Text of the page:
2002-2005 Lexus SC430, 1997-2005 Jaguar XK8, and 1998-2002 Mercedes-Benz CLK430

Glenn Paulina
Front Passenger Side View

While the Lexus tries hard to beat the Jaguar at its own game, the Mercedes seems to step back and watch the catfight with bemusement, smug in the belief that its restrained demeanor and general aura of seriousness will make it the ultimate winner. It's an easy argument to consider, because the Mercedes is in many ways the best convertible of this group. For starters, living, breathing adults actually can sit in the rear seats, where they'll be protected in a rollover by the rear headrests, which can be raised and lowered electrically, serving as reinforced roll bars when they're up. Access to the rear is facilitated by front seats that automatically move up and out of the way. A roadster is a roadster is a roadster; it appropriately seats only two people and arouses no feelings of resentment among the friends you've left standing at the curb. A convertible with minuscule rear seats such as the Jag or the Lexus, though, only tempts those friends to come along for the miserable ride. The Merc's fully lined convertible top--and the Jag's--is proof enough that a hard top is not really worth the compromises it produces, although the CLK's requires the twist of a handle and a push to get it started on its electrically powered trip to the rear. The CLK's trunk is also compromised by the folding top but not nearly as badly as the SC430's.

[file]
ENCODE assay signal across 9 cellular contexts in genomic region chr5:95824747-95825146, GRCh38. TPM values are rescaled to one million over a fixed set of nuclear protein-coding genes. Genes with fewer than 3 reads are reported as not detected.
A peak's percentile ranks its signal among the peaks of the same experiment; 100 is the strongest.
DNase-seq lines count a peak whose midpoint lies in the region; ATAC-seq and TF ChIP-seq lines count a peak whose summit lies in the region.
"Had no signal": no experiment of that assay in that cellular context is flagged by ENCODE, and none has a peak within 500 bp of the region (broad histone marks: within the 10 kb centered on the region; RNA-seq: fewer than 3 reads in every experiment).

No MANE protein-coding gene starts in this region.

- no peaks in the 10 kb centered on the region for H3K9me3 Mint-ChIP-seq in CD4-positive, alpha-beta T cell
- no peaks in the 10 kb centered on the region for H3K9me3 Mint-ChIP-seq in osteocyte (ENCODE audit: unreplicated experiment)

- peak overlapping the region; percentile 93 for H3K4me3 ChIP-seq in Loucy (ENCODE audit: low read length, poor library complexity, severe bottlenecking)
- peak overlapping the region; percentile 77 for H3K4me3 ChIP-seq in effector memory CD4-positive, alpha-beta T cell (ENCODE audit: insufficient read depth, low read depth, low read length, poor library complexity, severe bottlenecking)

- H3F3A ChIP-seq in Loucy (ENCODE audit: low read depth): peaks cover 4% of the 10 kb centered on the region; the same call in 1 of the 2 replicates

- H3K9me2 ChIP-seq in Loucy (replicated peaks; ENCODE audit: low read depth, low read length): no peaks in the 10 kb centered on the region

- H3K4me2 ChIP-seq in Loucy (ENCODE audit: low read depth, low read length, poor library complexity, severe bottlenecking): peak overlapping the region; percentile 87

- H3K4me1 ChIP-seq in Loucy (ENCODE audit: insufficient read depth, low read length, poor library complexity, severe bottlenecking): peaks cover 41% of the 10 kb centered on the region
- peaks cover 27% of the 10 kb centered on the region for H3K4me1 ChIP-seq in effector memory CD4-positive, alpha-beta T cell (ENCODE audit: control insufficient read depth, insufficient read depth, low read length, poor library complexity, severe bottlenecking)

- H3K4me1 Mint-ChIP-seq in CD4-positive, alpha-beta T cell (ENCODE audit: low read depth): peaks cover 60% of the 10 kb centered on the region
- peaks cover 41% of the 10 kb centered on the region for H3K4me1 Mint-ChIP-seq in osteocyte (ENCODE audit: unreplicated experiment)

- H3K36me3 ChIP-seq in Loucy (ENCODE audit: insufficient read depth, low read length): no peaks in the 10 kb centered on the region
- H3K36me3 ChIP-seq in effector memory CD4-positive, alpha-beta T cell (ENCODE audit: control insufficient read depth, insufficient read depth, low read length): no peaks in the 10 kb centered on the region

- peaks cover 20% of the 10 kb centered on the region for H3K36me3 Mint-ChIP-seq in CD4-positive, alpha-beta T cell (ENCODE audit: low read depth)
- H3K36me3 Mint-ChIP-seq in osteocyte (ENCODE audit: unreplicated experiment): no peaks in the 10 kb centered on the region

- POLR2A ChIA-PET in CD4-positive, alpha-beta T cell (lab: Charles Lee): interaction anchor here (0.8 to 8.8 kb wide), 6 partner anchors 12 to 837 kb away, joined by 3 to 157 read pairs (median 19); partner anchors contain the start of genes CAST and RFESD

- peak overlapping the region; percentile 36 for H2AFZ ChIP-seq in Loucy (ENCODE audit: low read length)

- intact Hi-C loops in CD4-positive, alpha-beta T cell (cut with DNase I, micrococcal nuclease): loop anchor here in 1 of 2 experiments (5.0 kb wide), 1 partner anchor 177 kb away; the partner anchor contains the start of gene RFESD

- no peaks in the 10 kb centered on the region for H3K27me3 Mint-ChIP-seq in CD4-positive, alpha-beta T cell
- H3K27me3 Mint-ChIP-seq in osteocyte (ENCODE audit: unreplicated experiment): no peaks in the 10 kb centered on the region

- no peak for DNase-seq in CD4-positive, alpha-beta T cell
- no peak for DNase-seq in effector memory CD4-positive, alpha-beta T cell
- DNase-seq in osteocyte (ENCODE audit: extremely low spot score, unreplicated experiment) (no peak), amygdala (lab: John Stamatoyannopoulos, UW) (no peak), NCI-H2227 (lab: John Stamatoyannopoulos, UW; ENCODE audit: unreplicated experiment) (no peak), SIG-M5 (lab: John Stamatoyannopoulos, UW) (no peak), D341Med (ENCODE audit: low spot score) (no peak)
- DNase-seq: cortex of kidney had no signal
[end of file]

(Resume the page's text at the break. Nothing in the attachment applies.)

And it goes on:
The CLK430 has the least amount of horsepower--275--but is also the lightest car. The 4.3-liter, 24-valve SOHC V-8 is not as refined as its competitors' DOHC units, but its raucousness gives it more appeal. The five-speed manu-matic transmission rips off shifts quickly, precisely, yet smoothly. The steering has good feel and only the tiniest of on-center dead spots, and it's not overly susceptible to road imperfections. Like those of the Lexus, the Benz's brakes are reassuring, and they have brake assist for emergency stops. And, although the car is not quite the piece of Germanic granite its mid-Nineties E-class-based predecessor was, it's still very solid.

Rear Drivers Side View

These are all extraordinarily good cars, but, by a tiny margin, the CLK provided the most involving driving experience as we barreled through the mountains at high speed. "The Mercedes covers ground at a wonderfully relaxed pace, requiring some input from the driver but always translating it into perfectly coordinated maneuvers. In the long, long loops above Palm Springs, I could marry the brakes and steering with supernatural grace, with the car barely rolling or pitching," said West Coast bureau chief Michael Jordan.

After driving around under palm trees for several days, it was clear to us that these luxury convertibles are like three different flavors of Hagen-Dazs: Every one of them is divine self-indulgence but in its own way. The Lexus is the most pampering, with a lavish interior, exquisite engineering and production quality, and coupe or convertible versatility, plus the world's best factory-installed car stereo. And it's probably what many real buyers in this field would most want, partly because it's the newest. The Jaguar is pure elegance and beauty, and its slick V-8 engine helps you forget that it is, at heart, an old car. For any Palm Springs golfer who has always dreamed of owning a Jaguar convertible, there is no better car in the world. The CLK430, while not pretty like the XK8, is extremely handsome, properly proportioned, and utterly poised under all driving conditions. It's a convertible with function rather than flash, and, although flash might be the very reason many people buy luxury convertibles, the Benz is still the best driver of the bunch.

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